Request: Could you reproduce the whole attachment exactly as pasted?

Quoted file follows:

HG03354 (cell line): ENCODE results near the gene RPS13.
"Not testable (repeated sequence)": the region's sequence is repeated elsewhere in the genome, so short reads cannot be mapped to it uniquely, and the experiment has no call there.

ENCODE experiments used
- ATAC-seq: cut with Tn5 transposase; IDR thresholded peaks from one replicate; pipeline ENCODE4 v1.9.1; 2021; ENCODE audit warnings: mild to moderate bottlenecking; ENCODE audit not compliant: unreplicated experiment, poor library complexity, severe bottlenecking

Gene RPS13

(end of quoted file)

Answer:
HG03354 (cell line): ENCODE results near the gene RPS13.
"Not testable (repeated sequence)": the region's sequence is repeated elsewhere in the genome, so short reads cannot be mapped to it uniquely, and the experiment has no call there.

ENCODE experiments used
- ATAC-seq: cut with Tn5 transposase; IDR thresholded peaks from one replicate; pipeline ENCODE4 v1.9.1; 2021; ENCODE audit warnings: mild to moderate bottlenecking; ENCODE audit not compliant: unreplicated experiment, poor library complexity, severe bottlenecking

Gene RPS13